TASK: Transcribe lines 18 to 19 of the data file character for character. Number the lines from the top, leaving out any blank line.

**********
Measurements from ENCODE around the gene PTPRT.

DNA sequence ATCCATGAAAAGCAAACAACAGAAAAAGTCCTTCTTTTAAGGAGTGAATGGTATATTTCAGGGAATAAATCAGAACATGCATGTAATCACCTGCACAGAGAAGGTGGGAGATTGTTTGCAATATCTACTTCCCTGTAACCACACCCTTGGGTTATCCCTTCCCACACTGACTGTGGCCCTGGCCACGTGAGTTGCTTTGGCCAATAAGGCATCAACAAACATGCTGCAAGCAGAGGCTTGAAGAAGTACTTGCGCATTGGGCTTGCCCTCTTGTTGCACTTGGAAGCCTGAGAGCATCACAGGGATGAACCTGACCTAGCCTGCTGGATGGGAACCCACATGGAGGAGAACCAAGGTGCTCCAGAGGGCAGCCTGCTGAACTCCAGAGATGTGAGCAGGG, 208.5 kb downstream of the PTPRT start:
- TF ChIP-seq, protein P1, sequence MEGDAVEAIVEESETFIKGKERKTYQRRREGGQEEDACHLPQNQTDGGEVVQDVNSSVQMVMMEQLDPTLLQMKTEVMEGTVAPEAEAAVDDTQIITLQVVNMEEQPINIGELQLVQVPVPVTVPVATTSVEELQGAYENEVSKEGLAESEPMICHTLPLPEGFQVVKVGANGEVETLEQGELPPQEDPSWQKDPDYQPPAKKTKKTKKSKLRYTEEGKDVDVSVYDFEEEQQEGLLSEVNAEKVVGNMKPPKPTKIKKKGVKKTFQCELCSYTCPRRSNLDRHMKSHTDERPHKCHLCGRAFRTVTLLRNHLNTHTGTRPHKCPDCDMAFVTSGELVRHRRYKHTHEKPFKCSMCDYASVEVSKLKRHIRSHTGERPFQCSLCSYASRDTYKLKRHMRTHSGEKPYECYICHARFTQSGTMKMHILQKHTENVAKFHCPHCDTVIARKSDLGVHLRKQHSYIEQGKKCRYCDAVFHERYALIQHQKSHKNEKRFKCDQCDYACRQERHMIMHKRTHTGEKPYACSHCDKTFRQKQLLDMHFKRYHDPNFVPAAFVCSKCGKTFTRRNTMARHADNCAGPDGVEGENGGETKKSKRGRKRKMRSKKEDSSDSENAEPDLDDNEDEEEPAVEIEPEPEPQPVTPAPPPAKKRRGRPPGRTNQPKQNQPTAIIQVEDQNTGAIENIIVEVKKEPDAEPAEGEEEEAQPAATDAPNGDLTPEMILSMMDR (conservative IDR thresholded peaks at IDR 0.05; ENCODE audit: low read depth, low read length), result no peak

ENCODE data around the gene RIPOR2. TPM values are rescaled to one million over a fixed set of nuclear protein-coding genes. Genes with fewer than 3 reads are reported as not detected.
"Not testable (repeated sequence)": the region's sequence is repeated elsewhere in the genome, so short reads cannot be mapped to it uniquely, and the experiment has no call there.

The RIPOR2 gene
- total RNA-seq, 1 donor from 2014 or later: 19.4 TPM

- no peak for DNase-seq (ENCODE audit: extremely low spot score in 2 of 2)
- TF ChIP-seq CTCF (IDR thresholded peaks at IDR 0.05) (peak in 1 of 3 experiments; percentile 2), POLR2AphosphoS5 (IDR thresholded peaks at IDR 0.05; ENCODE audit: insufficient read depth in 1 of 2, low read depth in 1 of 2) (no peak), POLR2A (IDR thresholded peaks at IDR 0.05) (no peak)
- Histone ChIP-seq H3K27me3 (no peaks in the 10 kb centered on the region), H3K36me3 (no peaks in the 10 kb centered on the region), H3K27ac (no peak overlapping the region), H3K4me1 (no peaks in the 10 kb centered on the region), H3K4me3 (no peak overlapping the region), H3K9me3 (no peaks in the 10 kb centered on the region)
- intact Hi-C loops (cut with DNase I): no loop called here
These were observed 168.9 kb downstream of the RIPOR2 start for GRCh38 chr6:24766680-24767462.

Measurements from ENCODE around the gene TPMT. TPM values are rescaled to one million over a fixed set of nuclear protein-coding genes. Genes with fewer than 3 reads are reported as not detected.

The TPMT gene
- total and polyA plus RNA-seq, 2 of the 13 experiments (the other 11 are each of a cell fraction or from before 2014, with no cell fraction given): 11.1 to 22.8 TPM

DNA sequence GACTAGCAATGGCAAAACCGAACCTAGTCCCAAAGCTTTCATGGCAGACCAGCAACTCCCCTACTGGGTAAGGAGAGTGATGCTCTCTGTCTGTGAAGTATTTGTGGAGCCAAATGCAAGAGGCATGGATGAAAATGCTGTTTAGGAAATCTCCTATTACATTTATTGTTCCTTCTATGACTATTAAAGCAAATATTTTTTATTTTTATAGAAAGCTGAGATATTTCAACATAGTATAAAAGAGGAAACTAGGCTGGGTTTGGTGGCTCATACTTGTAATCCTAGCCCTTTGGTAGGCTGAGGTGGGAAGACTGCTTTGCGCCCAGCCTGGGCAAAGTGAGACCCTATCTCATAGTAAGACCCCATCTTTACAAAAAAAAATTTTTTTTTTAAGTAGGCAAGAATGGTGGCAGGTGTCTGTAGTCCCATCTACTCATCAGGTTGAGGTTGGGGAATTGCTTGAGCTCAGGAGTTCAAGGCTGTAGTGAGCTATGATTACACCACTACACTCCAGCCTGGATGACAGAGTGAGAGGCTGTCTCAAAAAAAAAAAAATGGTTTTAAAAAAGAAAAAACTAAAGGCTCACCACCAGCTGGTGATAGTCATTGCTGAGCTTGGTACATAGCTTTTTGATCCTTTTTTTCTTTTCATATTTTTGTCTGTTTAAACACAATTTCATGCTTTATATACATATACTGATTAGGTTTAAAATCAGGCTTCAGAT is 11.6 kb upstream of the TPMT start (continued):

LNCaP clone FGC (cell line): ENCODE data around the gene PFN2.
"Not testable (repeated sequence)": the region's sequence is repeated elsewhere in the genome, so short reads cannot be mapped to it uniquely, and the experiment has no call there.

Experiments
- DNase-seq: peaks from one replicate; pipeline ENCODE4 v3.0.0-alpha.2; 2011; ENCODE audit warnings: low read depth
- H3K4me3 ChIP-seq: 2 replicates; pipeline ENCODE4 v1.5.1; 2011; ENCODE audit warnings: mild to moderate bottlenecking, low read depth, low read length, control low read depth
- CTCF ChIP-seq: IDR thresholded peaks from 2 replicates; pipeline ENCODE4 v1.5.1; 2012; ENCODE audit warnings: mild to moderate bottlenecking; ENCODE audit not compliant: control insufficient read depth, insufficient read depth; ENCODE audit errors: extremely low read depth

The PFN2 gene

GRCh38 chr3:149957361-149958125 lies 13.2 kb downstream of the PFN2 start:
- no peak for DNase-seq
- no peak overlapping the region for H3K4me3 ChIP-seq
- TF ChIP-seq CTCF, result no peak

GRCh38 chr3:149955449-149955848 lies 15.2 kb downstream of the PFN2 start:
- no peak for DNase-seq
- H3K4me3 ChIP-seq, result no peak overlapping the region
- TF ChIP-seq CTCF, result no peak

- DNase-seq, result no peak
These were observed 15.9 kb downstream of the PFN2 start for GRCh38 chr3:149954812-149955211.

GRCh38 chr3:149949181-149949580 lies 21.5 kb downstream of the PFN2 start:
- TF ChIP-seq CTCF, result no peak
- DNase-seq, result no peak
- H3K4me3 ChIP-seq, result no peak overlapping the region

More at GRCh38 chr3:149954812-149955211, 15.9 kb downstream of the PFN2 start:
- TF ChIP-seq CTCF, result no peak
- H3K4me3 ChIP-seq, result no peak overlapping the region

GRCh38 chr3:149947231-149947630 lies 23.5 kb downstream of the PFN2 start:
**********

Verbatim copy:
"Not testable (repeated sequence)": the region's sequence is repeated elsewhere in the genome, so short reads cannot be mapped to it uniquely, and the experiment has no call there.

Experiments